07/01/2014 04:58 pm ET Updated Aug 31, 2014

New York Energy Week: The Surprising Things

First principles are important. Rooting New York Energy Week in the priorities established by a community of volunteers, participants, sponsors and advisors paid off in the second iteration of the event series last month with panels of exceptional insight, unusually impactful networking and deserved attention for an industry that too often flies under the radar in the country's largest city.

The energy business has traditionally been a centralized affair, and large energy events have had their content dictated by central groups of organizers. But the business itself is going through a transition to a model of distribution generation, origination and engagement and New York Energy Week's highly unusual model of distributed leadership and its broad net for ideas is emblematic of that shift.

A distributed system can be hard to manage, but experience, systemization and clarity of purpose are remarkably effective in getting the benefits of a large organization without the cost of wasted time, effort and overhead. New York Energy Week's second year was an excellent example of how compelling ideas, clear communication and defined task sets can set free creativity in solving problems and ultimately result in events so reflective of multiple forms of expertise that they overshadow the outcome of traditional command-and-control management approaches.

As such, it was as surprising to me, despite my very close involvement with New York Energy Week this year, exactly what emerged as priorities for the energy industry generally and the energy community in New York specifically.

First Surprise

We are living through the aftershocks of a remarkable set of revolutions in supply side economics in energy. Natural gas is cheaper than ever, oil supply dynamics are shifting rapidly, solar and wind generation costs are collapsing, and new technology is aiming data analytics and materials innovation at the heart of the utility and transport industries.

The shift from a time of supply side dislocation to one of demand side reevaluation was palpable at New York Energy Week. The revolution is moving from the production site inside the home, office and factory, and will begin to have very real impacts on the way people pay for, use and think about energy.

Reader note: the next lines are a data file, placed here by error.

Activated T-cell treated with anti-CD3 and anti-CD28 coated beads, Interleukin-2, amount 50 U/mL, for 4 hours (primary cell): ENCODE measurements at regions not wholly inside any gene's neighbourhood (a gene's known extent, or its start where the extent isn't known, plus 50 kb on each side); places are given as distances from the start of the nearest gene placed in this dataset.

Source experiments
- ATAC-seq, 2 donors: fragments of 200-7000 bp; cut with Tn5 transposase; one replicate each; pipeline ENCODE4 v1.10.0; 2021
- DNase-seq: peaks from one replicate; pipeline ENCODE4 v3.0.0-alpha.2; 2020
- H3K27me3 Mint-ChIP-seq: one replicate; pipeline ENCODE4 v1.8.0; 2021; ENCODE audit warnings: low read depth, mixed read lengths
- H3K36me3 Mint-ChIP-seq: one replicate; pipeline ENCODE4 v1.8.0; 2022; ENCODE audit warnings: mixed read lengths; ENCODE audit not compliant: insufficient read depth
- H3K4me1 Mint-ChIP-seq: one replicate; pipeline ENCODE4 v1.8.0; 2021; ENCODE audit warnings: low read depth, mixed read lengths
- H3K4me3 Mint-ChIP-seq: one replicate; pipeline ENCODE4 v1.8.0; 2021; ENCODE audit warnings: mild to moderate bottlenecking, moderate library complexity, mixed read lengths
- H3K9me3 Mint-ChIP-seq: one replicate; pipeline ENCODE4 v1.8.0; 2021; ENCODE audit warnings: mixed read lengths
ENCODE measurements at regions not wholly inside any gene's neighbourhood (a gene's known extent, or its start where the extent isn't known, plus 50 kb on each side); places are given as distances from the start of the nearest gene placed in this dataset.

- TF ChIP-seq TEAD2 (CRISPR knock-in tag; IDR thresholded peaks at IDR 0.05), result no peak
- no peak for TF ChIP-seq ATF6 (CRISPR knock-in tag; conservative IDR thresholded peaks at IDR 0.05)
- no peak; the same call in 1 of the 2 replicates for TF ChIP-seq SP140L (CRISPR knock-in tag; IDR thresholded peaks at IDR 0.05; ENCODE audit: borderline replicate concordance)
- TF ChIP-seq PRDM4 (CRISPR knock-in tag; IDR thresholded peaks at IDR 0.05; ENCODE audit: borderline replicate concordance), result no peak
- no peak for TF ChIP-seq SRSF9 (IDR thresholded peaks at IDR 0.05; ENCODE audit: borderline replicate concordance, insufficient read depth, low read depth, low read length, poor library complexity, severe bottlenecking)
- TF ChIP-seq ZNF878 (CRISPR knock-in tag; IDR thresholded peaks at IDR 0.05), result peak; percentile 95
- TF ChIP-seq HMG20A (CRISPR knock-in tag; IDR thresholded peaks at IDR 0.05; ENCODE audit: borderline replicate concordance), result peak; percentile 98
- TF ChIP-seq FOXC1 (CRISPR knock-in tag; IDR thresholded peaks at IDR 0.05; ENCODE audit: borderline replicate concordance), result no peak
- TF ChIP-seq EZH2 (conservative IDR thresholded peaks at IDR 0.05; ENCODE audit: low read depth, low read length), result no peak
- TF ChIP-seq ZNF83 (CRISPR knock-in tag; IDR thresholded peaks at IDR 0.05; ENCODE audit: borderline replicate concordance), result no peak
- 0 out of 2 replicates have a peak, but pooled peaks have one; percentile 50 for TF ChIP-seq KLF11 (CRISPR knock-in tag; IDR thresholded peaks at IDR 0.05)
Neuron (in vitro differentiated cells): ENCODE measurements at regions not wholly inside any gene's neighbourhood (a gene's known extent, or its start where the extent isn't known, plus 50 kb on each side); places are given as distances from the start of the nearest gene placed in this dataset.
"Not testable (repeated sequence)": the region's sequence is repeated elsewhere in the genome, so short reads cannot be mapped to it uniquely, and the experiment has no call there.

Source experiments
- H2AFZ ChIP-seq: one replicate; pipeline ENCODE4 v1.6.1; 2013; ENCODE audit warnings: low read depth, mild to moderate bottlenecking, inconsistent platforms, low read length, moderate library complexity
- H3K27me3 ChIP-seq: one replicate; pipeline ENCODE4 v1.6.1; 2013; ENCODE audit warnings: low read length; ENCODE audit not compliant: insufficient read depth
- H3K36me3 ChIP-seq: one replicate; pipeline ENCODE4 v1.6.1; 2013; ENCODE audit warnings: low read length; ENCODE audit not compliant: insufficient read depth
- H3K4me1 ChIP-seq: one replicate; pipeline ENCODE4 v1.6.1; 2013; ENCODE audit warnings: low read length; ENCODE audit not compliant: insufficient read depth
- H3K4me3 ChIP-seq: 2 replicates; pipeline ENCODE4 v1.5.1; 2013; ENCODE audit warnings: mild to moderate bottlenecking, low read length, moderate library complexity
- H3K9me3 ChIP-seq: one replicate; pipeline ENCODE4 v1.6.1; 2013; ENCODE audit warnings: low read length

Energy has for many years defied the economics of abundance that have recast other sectors: there has always been not enough of energy, rather than too much. Scarcity of everything from resource and infrastructure to information is what we are used to. Our policies and our industries have remained rooted in responses to scarcity, and a resultant overpaying for excess capacity in a bid for reliability.

We face an increasingly abundant future; sadly perhaps, that abundance doesn't free us from choice. As the supply side revolution works its way into the economy, new decisions about how to socially organize and prioritize energy issues will need to be made.

Second Surprise

The biggest surprise for the New York energy community during the week was the broad acceptance of the role of oil and natural gas as players in the 21st century energy economy. The politics of energy can seem as bifurcated and divisive as any other form of politics in today's America, but, as is so often the case, real people generally respond in more complex and nuanced ways.

There were informed discussions about the risks of hydraulic fracturing, about the ways that oil, gas and renewables can work together, and a clear acknowledgment that more thoughtful leadership on climate change and resiliency is desired. But from utility regulators to solar project developers to commodities bankers a focus on clear-eyed policy frameworks, in which market actors can solve problems, emerged again and again.

In large part, New York's energy community has avoided the temptations of dogmatic thinking about energy sources and energy politics, and is poised to engage with the rest of the country on how markets and technology can solve problems that seem increasingly self-evident.

One of the purposes of the first New York Energy Week was to identify the New York energy community, and to give it a common voice. My hope for the second iteration was for that community to begin to prioritize issues of importance and emerge into a constituency with clear goals. It is clear now that New York Energy Week has an important place in the state, regional and national conversation, and that its community is focused on solutions, not rehashed political talking points.

In eight hours during Hurricane Sandy, National Grid president Ken Daly said his company's system saw more impact than in the preceding 100 years of operations. As change moves at a hurricane pace through the energy business, only a flexible, distributed system of leadership can surface ideas and solutions fast enough to respond to challenges. New York Energy Week proved again this year that such a system is possible, and I'm proud again to have been involved.

Peter Gardett is a founding board member of New York Energy Week, adjunct fellow in the energy and environmental security program at the Center for a New American Security and entrepreneur in residence at the New York State Energy Research and Development Authority.